Reflections on a Campaign

A small flavour of what it has been like to campaign here amongst you.

As it was announced on a grey and grisly Friday morning that the Conservatives had enough seats to form a majority government, my 11-year-old son Fred glanced from the TV screen to watch the Heavens opening outside. “It is,” he said, “as if the world is crying.”

The results sure did drown Liberal hopes. I see no point trying to paint a false gloss. We knew this would be a tough election because we had taken some very difficult decisions in government. The smaller party in any coalition tends to be blamed for unpopular decisions and unrewarded for achievements such as the economic turn-around and improvements to our schools. What no one saw was the tsunami that overwhelmed previous safe Liberal Democrat seats, turning crisis into catastrophe.

Here in Maidstone and the Weald we were left shocked and utterly over-awed. On the night before polling, even the right-wing Spectator magazine predicted a Lib Dem victory and declared that Conservative Helen Grant was “toast”.

The BBC SE political editor had reported it was on a knife-edge here, and David Cameron was even quizzed at to why the Lib Dems were running the Tories so close in Maidstone. Anecdotally, those of different parties who had attended the postal vote openings whispered it was neck and neck. Nick Clegg had even been down the weekend before polling for his second visit of the campaign, cutting Fred his cake and wishing him happy birthday: it was a party mood.

Despite the exuberance of some of supporters, I was always wary. The Conservatives are a hugely powerful and wealthy machine. I realised it would be a monumental achievement even to run Helen Grant close. After all, my predecessor Peter Carroll had finished 12% behind and since then our national poll rating had slumped by two-thirds.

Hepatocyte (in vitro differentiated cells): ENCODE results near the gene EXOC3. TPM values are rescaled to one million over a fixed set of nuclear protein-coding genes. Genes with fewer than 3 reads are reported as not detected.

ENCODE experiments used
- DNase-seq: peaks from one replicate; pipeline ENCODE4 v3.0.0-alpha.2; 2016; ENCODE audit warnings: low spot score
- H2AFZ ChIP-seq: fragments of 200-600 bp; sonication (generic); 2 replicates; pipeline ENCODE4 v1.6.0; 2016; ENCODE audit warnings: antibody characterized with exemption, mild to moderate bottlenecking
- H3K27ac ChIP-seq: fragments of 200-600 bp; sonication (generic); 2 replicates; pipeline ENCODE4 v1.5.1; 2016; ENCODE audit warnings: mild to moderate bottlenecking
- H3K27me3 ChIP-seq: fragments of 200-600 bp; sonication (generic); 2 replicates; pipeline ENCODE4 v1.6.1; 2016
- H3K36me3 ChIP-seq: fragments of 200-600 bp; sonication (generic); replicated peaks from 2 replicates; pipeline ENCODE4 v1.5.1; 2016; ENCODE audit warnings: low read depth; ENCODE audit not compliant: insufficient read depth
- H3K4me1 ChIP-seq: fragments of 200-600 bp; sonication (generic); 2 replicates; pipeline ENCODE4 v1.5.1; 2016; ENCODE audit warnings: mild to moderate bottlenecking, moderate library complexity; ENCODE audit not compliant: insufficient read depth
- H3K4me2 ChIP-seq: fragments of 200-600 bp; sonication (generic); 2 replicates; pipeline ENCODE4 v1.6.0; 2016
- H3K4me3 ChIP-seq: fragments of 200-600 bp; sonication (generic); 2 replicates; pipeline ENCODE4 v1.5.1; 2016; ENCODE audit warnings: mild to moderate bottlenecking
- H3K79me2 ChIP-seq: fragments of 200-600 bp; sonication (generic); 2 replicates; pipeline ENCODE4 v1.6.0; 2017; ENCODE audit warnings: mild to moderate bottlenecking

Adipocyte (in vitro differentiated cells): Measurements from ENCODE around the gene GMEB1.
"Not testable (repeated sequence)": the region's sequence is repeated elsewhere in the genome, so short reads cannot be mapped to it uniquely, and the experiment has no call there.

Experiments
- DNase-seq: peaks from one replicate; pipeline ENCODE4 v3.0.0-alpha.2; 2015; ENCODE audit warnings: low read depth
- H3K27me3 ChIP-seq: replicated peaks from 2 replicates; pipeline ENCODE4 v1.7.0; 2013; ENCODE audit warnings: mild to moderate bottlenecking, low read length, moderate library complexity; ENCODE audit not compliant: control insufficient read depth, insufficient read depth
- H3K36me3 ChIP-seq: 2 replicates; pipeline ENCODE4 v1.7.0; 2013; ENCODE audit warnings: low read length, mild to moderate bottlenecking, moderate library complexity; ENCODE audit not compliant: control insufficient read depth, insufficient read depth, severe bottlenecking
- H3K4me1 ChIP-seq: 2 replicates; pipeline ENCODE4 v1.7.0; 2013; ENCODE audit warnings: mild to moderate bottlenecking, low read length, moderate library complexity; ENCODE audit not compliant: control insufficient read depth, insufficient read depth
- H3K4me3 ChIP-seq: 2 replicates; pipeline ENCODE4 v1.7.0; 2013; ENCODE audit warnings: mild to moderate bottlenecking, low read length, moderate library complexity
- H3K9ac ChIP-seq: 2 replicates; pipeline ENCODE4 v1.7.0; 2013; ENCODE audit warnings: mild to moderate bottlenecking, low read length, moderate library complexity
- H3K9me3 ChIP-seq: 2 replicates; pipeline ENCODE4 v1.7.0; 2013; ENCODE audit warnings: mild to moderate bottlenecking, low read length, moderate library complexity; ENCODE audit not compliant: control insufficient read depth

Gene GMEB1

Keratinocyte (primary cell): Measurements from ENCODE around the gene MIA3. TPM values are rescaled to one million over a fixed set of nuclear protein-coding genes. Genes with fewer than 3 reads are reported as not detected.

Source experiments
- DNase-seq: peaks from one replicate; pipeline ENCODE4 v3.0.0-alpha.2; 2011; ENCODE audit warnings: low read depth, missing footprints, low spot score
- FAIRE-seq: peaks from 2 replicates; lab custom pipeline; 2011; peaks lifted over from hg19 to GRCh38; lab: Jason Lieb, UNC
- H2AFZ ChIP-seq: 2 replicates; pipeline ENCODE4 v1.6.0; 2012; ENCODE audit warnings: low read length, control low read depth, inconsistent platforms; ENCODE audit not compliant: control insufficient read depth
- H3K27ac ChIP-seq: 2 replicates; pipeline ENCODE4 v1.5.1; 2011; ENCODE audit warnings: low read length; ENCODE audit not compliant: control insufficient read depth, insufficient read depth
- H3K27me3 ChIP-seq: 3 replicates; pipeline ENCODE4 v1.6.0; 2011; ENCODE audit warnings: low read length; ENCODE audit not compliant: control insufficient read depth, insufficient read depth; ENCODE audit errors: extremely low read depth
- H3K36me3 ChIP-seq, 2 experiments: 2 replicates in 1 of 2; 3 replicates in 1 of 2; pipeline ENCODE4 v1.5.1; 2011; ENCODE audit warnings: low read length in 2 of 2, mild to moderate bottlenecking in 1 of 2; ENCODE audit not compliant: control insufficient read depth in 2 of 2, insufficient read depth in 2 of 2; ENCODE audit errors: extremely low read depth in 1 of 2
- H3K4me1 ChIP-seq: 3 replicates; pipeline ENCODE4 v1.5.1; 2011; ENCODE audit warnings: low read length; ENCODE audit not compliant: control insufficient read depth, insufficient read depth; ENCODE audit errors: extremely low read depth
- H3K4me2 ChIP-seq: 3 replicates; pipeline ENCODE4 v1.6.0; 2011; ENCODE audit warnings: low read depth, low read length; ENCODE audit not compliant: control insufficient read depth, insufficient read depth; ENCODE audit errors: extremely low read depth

We had fought a phenomenal local campaign, knocking on 35,000 doors and more than doubling the membership of our local party, as well as delivering a quite bewildering array of leaflets (to our army of helpers: thank you, thank you, thank you). Victory was always going to be extremely tough: what I never saw coming was the near wipe out on polling day. But then nobody did. It was as if the public very nearly destroyed Britain’s most venerable political party, by accident.

It started to turn against us a few days earlier in Maidstone. Clearly, the Conservatives woke up – perhaps a little belatedly – to the fight they faced. They started to put out, seemingly daily, a fresh national leaflet by an army of paid-for deliverers (one was a young Eastern European who stopped to ask me the way; many answers came to mind, but he looked so bewildered I took pity).

The Tory message he was unwittingly delivering was cynically negative, but devastatingly effective: vote Lib Dem, get the SNP. As our party had expressly ruled out any deal whatsoever with Nicola Sturgeon, this was a lie. The Conservatives could not even argue that by voting Lib Dem in Maidstone the electorate might let Labour in by the back door, helping Ed Miliband strike a deal with SNP – the Labour candidate, an honourable man, admitted he was never in contention here and in the end Labour’s percentage share barely rose from 2010.

Election day started at 4am with my wife and I, accompanied by a brace of baronesses, delivering a “good morning” leaflet to Fant, before being among the first to vote in Laddingford at 7am.

Despite over 100 friends and colleagues coming into the constituency to help out, polling day began to resemble one long, curiously slow car crash, as we toured our local HQs. Voter after voter who had previously promised to support me said sheepishly that, much as it pained them, they would have to vote Tory to keep out Ed Miliband and Nicola Sturgeon.

From the first few doors, I sensed the game was up – but still the quite unbelievably brilliant group of helpers buoyed me and we carried on “knocking up” until polls closed at 10pm. Finally, I had a glass of wine (Chateau Consolation, perhaps: my wife had put me on a no-alcohol diet for the last few months, knowing that as I had not had a day off since Christmas, putting booze into my system would be like filling a petrol motor with diesel).